6. The Counter Greenfoot Tutorial 1. Import the Counter The counter class can be imported into your Greenfoot world. ​ Select Edit in the main Greenfoot window then ' Import Class... ' and choose Counter . Watch on YouTube: The Counter class will appear in the Actor classes list . Right-click on the Counter, choose the ' new Counter() ' option and drag it into the world. ​ Now right-click on the background and select 'Save the World' once you have dragged the counter into the world. 2. Increase the Counter by 1 Two lines of code are required to increase the counter . ​ Add this code when your main character is removing the collectible object . This code allows your main character to access the 'add' method from the Counter class . ​ The method 'add ' just increases the value of the counter by the number in the brackets . ​ To decrease the counter , type a negative value in the brackets, such as -1 . < Part 5 - Play Sounds 3. Compile and Run Click the Compile button at the top of the code editor . ​ Then you can go back to the main Greenfoot window and click Run to test if your counter increases . Click on me if you've got an error that you're stuck with. Part 7 - Extension Ideas >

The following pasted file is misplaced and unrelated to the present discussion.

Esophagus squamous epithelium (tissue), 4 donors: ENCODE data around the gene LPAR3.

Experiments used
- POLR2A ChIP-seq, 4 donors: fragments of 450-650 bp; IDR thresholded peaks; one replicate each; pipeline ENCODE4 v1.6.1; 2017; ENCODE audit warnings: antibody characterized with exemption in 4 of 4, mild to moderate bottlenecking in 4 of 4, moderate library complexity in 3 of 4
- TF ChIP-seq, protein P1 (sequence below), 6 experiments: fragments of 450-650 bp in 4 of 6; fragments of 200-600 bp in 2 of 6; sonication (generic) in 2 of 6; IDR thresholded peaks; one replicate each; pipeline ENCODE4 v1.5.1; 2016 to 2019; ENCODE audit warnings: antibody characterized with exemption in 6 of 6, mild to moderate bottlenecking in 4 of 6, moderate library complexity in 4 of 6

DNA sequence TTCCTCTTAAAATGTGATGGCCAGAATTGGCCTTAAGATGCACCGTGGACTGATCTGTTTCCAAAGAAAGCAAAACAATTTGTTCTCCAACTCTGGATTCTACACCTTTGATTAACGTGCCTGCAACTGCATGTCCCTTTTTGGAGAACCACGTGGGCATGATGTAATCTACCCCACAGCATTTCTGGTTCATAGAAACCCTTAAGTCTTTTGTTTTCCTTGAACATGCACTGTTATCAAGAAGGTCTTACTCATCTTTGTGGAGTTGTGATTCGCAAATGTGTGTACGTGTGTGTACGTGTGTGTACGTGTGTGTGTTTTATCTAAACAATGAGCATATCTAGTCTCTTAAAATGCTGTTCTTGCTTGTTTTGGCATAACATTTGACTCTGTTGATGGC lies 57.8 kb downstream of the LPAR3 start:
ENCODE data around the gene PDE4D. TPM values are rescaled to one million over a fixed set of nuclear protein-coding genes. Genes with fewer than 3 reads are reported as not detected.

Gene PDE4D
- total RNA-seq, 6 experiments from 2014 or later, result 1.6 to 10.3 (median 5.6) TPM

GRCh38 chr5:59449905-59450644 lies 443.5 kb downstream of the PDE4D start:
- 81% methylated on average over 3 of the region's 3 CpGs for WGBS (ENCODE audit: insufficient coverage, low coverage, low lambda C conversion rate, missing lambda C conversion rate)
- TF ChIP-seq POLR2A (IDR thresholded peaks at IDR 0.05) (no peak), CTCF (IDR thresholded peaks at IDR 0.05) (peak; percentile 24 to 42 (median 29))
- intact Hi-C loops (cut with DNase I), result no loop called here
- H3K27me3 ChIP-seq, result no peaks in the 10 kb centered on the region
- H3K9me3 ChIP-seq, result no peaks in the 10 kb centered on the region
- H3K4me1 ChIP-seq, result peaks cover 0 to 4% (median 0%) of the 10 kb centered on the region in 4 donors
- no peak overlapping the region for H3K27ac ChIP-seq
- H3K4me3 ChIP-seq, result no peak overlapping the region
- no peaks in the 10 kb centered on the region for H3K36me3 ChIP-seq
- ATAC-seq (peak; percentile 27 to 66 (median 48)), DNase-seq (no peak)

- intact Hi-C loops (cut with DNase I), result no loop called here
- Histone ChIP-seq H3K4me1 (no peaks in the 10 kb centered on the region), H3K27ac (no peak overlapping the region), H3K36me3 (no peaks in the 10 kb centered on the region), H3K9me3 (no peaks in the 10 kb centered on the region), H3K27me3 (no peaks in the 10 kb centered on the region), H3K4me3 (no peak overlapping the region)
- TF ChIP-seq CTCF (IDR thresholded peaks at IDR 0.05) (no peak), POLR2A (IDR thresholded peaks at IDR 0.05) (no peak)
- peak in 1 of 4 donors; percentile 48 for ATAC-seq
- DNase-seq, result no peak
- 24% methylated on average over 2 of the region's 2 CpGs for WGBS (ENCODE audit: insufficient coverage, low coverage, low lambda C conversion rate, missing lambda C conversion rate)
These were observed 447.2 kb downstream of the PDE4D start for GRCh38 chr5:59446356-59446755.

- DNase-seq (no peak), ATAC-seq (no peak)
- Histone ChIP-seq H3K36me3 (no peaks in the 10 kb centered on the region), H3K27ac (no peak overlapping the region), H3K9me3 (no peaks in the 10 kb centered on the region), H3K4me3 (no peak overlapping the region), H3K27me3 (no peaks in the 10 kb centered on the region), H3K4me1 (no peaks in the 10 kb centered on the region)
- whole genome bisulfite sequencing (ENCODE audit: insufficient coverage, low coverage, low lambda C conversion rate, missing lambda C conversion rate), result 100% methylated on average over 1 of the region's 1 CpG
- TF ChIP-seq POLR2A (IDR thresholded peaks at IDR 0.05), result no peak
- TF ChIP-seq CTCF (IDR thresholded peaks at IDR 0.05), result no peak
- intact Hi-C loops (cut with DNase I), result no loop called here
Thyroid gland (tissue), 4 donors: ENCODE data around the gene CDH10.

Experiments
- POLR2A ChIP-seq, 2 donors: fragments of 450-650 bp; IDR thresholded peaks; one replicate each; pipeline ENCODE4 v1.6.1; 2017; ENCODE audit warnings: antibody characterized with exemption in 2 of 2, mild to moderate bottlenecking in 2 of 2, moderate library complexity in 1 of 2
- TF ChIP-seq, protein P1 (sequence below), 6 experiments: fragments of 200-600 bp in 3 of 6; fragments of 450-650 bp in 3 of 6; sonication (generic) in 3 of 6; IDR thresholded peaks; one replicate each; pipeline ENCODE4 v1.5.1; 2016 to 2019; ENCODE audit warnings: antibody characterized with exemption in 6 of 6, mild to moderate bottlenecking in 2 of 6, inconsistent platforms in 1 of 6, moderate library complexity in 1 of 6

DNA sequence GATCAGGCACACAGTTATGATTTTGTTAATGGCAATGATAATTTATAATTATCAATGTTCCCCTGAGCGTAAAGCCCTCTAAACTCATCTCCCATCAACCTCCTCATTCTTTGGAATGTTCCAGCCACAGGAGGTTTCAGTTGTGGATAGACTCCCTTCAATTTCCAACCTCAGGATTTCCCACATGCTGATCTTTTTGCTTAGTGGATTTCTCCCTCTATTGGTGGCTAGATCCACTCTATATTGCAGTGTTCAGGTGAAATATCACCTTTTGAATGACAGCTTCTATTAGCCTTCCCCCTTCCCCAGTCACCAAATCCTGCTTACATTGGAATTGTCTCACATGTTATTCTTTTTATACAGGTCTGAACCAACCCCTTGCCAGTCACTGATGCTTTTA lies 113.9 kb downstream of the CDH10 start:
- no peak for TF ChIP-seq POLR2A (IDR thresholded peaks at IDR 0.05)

• OCR CTech IT | Unit 1 | 3.5 - Business Systems | CSNewbs

• 3.1 - Data vs Information | Unit 2 | OCR Cambridge Technicals | CSNewbs

3.1 - Data vs. Information Exam Board: OCR Specification: 2016 - Unit 2 The terms 'data ' and 'information ' are often used interchangeably but they do not mean the same thing . The term 'data ' refers to unprocessed facts or statistics that have no context . ​ For example, 53% is data - it is a statistic that has no context. The term 'information ' refers to data that has been processed , organised and structured into context . ​ For example, 53% of pumpkin stock was sold in 2019 is information - it is data that has been given context (meaning). Data Processing Information Q uesto's Q uestions 3.1 - Data vs. Information: ​ 1. Describe , using examples , the difference between data and information . [4 ] 2.4 - Information Management 3.2 & 3.3 - Information Categories Topic List

• 5.1 - Operating Systems - OCR GCSE (J277 Spec) | CSNewbs